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Standout players emerge in Pitt’s Blue Gold Game

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Dontez Ford is tackled by the gold team after making a catch.  Jeff Ahearn | Assistant Visual Editor

Dontez Ford is tackled by the gold team after making a catch. Jeff Ahearn | Assistant Visual Editor

Dontez Ford is tackled by the gold team after making a catch. Jeff Ahearn | Assistant Visual Editor

By Jeremy Tepper / Senior Staff Writer

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As a sloppy, defense-oriented contest, Saturday’s Blue-Gold spring scrimmage wasn’t much to watch.

But there was a silver lining in Pitt football’s disappointing season premier at Heinz Field. Three players emerged as standouts, some of whom made surprising comebacks from last season.

Jester Weah, Wide Receiver

Three catches, 102 yards

Jester Weah catches a pass during warmups for the Blue/Gold game. Jeff Ahearn | Assistant Visual Editor

Jester Weah catches a pass during warmups for the Blue Gold Game. Jeff Ahearn | Assistant Visual Editor

Pitt head coach Pat Narduzzi talked up three-star recruit Weah at the onset of last season, based on his strong performance in practices. Narduzzi’s hype and Weah’s blend of size, speed and strength, generated excitement that flatlined on the field last year. Despite his inconsistent playing time through five games last season, Weah didn’t record a catch.

But in Saturday’s intrasquad scrimmage,Weah finally flashed his abilities in front of a crowd. With receptions of 42 and 47 yards, Weah displayed his ability as a vertical threat that Narduzzi said his team lacked last season.

“It was good to see Jester Weah on offense,” Narduzzi said. “He showed you guys what he’s shown us over the first 14 [practices] with two long catches.”

The primary source of Weah’s in-game troubles, according to the 6-foot-3, 205-pound receiver himself, is his lack of confidence. Saturday’s performance may have returned some of Weah’s lost mojo, quarterback Nathan Peterman said.

“I thought it was good to come to Heinz Field and do that again, especially for him, mentally,” Peterman said. “Now, in the season, he can come back with this mentally and be like, ‘I made plays here, I’ve done it before.’”

Elijah Zeise, Linebacker

Eight Tackles

Elijah Zeise practices during Spring drills at Heinz Field. Jeff Ahearn | Assistant Visual Editor

Elijah Zeise practices during Spring drills at Heinz Field. Jeff Ahearn | Assistant Visual Editor

In need of depth at outside linebacker, Narduzzi moved Zeise from receiver to the “star” linebacker spot this spring. The redshirt sophomore made a quick transition, competing with Oluwaseun Idowu for first team reps.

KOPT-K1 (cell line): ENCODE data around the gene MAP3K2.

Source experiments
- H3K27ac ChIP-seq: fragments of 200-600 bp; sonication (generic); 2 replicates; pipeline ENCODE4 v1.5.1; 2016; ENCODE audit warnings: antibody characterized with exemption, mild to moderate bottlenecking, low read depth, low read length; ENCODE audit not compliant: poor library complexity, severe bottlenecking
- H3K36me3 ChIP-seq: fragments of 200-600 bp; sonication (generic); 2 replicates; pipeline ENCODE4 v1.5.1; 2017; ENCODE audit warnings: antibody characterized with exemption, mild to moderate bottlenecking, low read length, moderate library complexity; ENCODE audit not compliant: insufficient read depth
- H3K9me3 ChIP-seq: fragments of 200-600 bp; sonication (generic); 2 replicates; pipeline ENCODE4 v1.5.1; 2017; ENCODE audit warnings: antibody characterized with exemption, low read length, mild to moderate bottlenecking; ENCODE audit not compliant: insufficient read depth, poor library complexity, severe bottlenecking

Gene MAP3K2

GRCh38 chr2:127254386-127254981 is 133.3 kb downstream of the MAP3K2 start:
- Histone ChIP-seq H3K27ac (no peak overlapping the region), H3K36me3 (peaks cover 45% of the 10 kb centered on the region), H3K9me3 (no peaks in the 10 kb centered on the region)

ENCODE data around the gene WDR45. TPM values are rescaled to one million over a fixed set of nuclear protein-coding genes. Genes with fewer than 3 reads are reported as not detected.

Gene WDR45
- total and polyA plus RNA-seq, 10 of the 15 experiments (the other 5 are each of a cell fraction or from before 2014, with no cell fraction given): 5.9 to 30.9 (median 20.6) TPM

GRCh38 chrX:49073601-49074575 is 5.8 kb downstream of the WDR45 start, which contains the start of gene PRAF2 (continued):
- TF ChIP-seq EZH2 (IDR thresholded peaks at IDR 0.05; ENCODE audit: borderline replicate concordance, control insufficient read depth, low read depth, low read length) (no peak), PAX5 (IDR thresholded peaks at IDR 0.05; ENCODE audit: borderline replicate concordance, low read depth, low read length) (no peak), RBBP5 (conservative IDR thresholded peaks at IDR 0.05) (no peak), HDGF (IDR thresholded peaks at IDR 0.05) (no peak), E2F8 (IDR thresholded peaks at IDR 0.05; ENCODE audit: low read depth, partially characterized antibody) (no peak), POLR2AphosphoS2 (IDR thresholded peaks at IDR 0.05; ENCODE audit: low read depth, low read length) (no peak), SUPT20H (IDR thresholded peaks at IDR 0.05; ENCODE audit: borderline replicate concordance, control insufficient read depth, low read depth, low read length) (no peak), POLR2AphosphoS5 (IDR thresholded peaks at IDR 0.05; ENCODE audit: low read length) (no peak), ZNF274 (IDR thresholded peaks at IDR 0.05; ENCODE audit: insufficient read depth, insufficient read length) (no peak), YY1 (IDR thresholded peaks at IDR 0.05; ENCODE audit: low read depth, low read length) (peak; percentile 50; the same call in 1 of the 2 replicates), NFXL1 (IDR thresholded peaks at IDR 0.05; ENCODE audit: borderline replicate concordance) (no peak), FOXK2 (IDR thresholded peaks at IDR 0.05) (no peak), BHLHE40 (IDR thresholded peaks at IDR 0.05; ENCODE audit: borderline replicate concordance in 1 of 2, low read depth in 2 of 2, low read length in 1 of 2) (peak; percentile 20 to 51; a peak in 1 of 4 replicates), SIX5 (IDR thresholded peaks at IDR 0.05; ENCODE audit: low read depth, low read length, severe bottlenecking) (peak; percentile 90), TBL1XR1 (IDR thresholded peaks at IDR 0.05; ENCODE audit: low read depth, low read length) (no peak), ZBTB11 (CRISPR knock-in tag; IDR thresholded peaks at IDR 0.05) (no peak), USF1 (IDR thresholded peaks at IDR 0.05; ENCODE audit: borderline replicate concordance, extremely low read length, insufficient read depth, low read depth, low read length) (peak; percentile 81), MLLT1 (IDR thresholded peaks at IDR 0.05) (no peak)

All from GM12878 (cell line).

On Saturday, Zeise exhibited the instincts and athletic ability that qualified him for the transition.

Though Zeise will face more competition for the spot when Bam Bradley returns from an injury that sidelined him this spring, his performance Saturday may have helped separate him from Idowu.

“[You got to watch] Elijah Zeise fly around and make some plays,” Narduzzi said.

Quadree Henderson, Wide Receiver

Four rushes, 107 yards

Quadree Henderson returns a punt at the Blue/Gold game. Jeff Ahearn | Assistant Visual Editor

Quadree Henderson returns a punt at the Blue Gold Game. Jeff Ahearn | Assistant Visual Editor

The loss of Pitt’s star wide receiver, Tyler Boyd, to the NFL Draft left a hole in the team’s offense. Pitt is in need of a receiver with the ability to contribute to the run game and to catch short passes. Henderson could be that guy.

Though Henderson isn’t tall — only 5-foot-8 — he has top-end quickness and the ability to avoid defenders. On his 64-yard touchdown run Saturday, the sophomore made a swift move on safety and ACC Rookie of the Year Jordan Whitehead and raced past the rest of the defenders.

Narduzzi said he plans to continue using Henderson in end arounds and reverses in the run game. Having closed out last season with a 100-yard kickoff return touchdown in the Military Bowl, Henderson picked up where he left off Saturday.

“Quadree Henderson finished up spring ball where he left off last season with his ability to make plays — maybe out of nothing,” Narduzzi said.

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Standout players emerge in Pitt’s Blue Gold Game